If you have a parent with FAP, you have a 50/50 chance of having FAP. If you have a brother or sister with FAP, you may also be at risk. The risk is the same for males and females.

Genetic testing is available for most people at risk of FAP. This can tell you with certainty whether you have the FAP gene. If you have not inherited the gene change, it's very unlikely that you'll develop FAP.

Contact your nearest family cancer centre for more information.

PDF iconBooklet - Familial Adenomatous Polyposis (FAP) - 765kb 


Hereditary Non-Polyposis Colorectal Cancer (HNPCC)

Cover of HNPCC booklet HNPCC is also known as Lynch Syndrome. It's another inherited bowel cancer. People who have HNPCC have a high risk of bowel cancer. Women are also at increased risk of cancer of the uterus (also known as endometrial cancer or cancer of the womb). More rarely, other cancers can occur. People with HNPCC can develop polyps in the bowel, although these occur in fewer numbers than in FAP.

HNPCC is caused by a gene change (mutation) which affects how the gene works. Our genes carry the instructions that control how our bodies grow, develop and function. There are at least 4 genes connected with HNPCC and normally they are involved in preventing cancers. Everybody has these genes, but if a person has a change in one of these genes they have HNPCC. This gene change can be passed on from parent to child. If you have a parent with HNPCC you have a 50/50 chance of inheriting the changed gene. If you're aware of any member of your extended family with HNPCC, you may be at risk and you should contact a family cancer centre.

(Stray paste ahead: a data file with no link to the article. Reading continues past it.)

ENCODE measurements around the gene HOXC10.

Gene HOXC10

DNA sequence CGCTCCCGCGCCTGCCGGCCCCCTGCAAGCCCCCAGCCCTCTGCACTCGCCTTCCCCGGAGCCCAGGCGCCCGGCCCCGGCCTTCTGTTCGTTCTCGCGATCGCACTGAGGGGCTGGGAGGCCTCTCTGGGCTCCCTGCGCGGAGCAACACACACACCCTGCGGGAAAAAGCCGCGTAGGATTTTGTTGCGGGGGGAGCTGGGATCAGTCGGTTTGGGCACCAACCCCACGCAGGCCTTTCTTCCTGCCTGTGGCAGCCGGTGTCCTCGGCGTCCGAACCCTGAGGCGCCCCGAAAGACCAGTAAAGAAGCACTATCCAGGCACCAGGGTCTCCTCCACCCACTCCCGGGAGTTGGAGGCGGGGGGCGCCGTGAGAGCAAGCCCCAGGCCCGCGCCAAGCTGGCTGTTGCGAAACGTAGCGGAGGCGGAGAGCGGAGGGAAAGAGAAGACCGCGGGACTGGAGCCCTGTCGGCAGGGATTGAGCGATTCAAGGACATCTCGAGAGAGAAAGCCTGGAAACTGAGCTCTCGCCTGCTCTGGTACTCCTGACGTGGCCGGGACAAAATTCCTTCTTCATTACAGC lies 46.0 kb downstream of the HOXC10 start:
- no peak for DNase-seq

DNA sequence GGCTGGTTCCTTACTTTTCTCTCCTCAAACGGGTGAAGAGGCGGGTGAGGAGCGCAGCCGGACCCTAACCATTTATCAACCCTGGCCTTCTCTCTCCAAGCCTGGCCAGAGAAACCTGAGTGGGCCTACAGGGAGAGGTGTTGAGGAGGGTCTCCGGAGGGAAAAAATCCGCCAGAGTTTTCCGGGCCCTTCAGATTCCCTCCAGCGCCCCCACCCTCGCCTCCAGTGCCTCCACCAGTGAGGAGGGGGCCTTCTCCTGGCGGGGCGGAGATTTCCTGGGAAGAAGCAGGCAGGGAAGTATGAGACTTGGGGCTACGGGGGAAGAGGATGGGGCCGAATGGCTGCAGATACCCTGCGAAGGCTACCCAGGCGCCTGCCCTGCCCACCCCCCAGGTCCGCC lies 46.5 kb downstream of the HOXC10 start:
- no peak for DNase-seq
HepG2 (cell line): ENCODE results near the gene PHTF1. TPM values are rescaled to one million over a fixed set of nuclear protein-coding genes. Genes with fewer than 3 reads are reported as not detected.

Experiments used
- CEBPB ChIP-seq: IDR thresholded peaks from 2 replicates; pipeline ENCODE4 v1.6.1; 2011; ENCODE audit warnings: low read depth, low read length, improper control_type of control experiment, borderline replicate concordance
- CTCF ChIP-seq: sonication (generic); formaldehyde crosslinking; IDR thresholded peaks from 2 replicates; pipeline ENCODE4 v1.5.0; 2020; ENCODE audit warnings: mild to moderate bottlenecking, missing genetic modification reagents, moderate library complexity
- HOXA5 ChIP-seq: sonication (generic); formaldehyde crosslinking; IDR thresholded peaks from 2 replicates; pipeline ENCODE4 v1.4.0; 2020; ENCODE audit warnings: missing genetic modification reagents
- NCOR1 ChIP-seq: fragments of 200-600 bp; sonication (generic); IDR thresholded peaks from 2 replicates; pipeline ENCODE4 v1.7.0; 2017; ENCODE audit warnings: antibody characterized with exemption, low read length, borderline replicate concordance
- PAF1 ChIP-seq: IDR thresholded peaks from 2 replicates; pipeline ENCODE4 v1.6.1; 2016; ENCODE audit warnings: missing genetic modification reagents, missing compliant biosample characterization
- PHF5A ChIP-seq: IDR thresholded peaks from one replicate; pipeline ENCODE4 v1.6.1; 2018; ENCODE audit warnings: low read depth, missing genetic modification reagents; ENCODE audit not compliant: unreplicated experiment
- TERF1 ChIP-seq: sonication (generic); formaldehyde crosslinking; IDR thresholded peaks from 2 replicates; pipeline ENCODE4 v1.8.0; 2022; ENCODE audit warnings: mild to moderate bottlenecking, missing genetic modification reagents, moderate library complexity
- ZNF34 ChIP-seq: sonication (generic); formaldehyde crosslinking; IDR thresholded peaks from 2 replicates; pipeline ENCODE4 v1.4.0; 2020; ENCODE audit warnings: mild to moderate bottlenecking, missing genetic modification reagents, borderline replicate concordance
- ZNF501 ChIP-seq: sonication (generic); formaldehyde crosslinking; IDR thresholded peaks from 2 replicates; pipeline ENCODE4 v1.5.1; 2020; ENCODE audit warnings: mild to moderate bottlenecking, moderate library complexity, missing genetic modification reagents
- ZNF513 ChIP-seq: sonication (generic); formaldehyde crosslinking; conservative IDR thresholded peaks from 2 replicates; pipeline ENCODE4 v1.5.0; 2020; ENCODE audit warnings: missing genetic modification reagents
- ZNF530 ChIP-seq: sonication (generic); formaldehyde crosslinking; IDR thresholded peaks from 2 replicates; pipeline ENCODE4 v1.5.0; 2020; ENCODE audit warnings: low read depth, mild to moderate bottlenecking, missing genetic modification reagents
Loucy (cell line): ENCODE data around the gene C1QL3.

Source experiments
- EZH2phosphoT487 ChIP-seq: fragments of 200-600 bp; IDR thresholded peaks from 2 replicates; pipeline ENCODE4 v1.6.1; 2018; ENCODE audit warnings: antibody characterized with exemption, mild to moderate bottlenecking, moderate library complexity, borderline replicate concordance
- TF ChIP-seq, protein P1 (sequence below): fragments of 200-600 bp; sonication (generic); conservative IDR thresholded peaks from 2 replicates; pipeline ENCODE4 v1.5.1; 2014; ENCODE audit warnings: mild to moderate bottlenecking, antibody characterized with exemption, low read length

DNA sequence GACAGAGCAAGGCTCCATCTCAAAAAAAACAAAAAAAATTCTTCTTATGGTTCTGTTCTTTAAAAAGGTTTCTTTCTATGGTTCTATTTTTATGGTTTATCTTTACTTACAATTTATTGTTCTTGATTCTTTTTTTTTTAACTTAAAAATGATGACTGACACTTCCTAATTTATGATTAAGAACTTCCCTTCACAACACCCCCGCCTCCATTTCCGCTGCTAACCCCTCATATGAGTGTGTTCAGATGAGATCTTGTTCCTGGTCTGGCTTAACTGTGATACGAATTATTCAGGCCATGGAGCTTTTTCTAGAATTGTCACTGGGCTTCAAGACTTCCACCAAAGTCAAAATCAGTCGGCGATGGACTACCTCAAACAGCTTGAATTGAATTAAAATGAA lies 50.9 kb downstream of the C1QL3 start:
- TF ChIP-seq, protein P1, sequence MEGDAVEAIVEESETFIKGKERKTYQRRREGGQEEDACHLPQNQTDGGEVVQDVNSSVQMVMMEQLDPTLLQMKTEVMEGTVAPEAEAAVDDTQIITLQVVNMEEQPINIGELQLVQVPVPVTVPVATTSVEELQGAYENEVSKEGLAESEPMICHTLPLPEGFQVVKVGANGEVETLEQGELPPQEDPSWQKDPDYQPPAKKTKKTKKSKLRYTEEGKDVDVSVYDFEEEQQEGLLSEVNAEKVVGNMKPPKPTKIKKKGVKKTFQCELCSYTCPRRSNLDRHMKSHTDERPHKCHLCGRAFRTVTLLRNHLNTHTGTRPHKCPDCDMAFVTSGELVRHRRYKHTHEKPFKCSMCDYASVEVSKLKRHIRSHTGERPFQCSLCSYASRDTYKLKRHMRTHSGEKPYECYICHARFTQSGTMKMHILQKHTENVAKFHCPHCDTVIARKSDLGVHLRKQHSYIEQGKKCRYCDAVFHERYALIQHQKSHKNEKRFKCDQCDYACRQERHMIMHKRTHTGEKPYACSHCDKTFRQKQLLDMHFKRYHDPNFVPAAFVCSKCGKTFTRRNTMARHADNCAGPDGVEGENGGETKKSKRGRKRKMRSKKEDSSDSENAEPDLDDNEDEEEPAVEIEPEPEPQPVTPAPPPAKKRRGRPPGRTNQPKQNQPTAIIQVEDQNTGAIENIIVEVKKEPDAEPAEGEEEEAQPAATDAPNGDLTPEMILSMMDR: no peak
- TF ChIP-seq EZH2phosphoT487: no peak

Having HNPCC doesn't necessarily mean you'll develop cancer. Not all people who carry the gene develop cancer.

Genetic testing is available for some people at risk of HNPCC. For more information contact your nearest family cancer centre.

PDF iconBooklet - Hereditary Non-Polyposis Colorectal Cancer (HNPCC) - 890kb 


Tests for bowel cancer

Depending on which category you fit into, there are tests that can pick up bowel cancers at an early stage before there are any signs. Your doctor will advise which tests are appropriate for you and how often these should be done. 

Research shows about 90% of bowel cancer can be cured if picked up at the earliest stage.

Types of tests that might be done include:

  • Digital rectal examination: A doctor inserts a gloved finger into the anus (back passage) to check the lower part of the rectum for anything unusual
  • Faecal occult blood test: A test to check for traces of blood (which you might not be able to see) in the bowel motion. If the blood is found, it doesn't prove you have bowel cancer. Other tests will be needed.
  • Sigmoidoscopy (rigid or flexible): A test to examine the rectum and lower part of the colon (large bowel). A tube is inserted into the anus to view the lining of the bowel. Flexible sigmoidoscopy is more common.
  • Colonoscopy: A doctor uses a longer flexible tube-like instrument called a colonoscope to examine the lining of the rectum and the entire colon.
  • Barium enema: A special liquid containing barium is put into the bowel via the anus (back passage) and a series of x-rays is taken. The barium allows cancer or other changes in the bowel to show on x-ray.
  • Genetic testing: In some situations, genetic testing is available for people with a strong family history of bowel cancer. This testing can be arranged through family cancer centres.

For more information call our Cancer Helpline on 13 11 20. If you're worried about your risk based on your family history, contact your doctor or nearest family cancer centre.

Updated: 28 Nov, 2013